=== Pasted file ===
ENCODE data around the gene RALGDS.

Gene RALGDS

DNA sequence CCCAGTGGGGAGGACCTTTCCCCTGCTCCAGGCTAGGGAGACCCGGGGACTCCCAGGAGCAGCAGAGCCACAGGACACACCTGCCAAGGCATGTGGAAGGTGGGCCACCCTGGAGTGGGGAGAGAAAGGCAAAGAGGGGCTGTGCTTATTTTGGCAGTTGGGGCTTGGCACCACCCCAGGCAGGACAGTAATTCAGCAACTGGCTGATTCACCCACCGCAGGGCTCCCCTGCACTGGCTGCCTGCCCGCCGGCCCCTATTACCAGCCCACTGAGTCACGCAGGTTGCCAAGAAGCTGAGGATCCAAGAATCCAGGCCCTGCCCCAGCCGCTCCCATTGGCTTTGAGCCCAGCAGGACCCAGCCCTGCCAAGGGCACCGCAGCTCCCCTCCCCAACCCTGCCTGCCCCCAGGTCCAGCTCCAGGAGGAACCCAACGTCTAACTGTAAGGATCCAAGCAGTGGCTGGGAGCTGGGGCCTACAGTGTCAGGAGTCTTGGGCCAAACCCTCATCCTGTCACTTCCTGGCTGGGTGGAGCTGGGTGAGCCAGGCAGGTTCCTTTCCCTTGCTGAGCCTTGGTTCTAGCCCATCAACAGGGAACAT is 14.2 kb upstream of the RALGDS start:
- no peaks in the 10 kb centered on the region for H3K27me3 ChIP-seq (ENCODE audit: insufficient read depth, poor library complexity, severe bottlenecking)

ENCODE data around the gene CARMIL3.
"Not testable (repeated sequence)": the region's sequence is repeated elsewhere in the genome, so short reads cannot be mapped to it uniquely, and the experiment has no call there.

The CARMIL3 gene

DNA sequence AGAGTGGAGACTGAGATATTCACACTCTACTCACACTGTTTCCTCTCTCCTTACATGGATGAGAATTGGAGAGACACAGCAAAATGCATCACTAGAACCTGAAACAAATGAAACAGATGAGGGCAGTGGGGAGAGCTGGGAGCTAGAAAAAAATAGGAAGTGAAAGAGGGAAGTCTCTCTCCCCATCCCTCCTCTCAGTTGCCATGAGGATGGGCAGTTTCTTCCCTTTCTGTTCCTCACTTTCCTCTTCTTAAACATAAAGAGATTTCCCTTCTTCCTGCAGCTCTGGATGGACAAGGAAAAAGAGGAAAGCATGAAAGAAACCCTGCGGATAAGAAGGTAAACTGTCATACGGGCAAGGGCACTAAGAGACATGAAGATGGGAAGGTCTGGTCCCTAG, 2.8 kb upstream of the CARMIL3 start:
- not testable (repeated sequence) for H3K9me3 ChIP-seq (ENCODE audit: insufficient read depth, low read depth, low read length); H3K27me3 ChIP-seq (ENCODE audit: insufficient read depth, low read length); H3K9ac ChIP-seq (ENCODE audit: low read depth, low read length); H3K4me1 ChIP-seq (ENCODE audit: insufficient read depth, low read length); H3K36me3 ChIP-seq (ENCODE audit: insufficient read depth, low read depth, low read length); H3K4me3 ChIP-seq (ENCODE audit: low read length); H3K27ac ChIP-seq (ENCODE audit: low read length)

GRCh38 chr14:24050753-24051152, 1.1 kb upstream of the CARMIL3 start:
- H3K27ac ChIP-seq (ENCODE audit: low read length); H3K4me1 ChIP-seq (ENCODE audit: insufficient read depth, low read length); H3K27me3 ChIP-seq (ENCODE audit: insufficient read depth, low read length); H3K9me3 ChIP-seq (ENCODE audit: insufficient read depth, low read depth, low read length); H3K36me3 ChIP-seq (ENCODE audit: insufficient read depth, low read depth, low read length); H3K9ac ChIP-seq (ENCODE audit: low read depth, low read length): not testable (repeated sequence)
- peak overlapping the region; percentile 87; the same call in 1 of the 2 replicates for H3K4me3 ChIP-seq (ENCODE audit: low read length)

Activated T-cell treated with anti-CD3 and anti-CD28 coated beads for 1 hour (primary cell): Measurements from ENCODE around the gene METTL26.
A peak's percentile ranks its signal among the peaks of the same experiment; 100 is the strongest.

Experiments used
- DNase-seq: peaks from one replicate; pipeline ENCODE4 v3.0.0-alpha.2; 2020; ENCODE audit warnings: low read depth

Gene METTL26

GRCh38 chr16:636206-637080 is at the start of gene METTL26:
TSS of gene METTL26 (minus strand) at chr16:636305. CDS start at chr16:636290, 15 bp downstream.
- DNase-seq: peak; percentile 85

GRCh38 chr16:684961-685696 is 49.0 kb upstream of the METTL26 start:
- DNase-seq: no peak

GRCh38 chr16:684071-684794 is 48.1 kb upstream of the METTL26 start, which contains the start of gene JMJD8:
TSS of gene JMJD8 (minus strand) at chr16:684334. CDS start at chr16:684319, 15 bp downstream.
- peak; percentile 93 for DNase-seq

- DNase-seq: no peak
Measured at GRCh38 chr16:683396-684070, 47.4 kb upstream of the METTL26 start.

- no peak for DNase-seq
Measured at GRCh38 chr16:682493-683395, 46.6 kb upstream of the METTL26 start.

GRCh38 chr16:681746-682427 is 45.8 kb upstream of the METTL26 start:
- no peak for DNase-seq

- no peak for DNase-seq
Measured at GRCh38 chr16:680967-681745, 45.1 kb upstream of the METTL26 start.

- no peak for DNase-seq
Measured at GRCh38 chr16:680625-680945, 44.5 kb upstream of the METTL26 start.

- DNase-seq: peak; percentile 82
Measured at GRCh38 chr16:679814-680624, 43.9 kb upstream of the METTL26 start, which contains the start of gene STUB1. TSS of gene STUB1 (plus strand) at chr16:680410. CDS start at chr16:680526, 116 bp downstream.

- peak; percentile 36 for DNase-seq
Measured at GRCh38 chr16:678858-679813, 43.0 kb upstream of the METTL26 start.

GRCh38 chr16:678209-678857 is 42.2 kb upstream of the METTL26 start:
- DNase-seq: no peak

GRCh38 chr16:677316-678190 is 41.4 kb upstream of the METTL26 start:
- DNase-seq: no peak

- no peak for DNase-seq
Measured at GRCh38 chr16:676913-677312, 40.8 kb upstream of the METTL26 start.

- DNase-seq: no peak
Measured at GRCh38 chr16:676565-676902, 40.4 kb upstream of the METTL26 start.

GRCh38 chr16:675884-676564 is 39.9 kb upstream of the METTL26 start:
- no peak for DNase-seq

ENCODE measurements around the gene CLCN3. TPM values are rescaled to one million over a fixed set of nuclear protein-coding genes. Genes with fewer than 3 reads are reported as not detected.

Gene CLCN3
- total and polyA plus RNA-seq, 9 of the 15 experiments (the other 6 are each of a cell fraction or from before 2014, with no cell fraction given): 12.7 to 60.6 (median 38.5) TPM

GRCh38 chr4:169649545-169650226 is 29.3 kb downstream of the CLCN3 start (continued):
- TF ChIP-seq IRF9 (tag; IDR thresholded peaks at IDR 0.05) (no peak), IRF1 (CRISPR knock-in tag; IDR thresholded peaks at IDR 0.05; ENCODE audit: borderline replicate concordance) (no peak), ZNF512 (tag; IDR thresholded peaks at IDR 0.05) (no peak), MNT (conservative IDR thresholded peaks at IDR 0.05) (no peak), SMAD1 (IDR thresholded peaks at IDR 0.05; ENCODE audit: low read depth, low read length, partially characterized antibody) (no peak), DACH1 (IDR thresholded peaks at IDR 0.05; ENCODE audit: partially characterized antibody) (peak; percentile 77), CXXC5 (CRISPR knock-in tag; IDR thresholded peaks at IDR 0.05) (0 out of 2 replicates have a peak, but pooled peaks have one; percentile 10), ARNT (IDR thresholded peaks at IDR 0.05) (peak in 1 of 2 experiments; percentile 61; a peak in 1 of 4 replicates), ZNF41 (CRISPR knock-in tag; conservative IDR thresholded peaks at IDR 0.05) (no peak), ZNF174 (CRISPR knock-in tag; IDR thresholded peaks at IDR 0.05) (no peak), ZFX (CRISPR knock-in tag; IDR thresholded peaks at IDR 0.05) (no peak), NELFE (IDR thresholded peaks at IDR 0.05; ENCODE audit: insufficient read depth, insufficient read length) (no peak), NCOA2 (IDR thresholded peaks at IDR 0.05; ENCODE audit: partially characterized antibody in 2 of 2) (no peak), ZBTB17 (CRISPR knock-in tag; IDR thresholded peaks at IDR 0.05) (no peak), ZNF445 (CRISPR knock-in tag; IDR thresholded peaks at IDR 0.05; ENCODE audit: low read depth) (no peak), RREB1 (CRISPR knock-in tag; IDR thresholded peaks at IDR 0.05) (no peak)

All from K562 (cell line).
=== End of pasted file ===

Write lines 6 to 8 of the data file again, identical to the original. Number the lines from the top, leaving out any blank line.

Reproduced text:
"Not testable (repeated sequence)": the region's sequence is repeated elsewhere in the genome, so short reads cannot be mapped to it uniquely, and the experiment has no call there.

The CARMIL3 gene

DNA sequence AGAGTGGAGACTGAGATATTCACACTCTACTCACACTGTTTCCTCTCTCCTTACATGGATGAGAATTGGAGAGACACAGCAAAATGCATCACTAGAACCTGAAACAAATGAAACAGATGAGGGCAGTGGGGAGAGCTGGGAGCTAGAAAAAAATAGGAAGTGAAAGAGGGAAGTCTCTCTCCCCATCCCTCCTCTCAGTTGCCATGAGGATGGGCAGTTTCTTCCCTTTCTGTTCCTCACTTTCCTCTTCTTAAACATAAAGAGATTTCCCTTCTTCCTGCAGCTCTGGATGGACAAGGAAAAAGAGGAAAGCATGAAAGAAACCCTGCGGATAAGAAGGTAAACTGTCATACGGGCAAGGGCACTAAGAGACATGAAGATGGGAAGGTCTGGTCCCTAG, 2.8 kb upstream of the CARMIL3 start: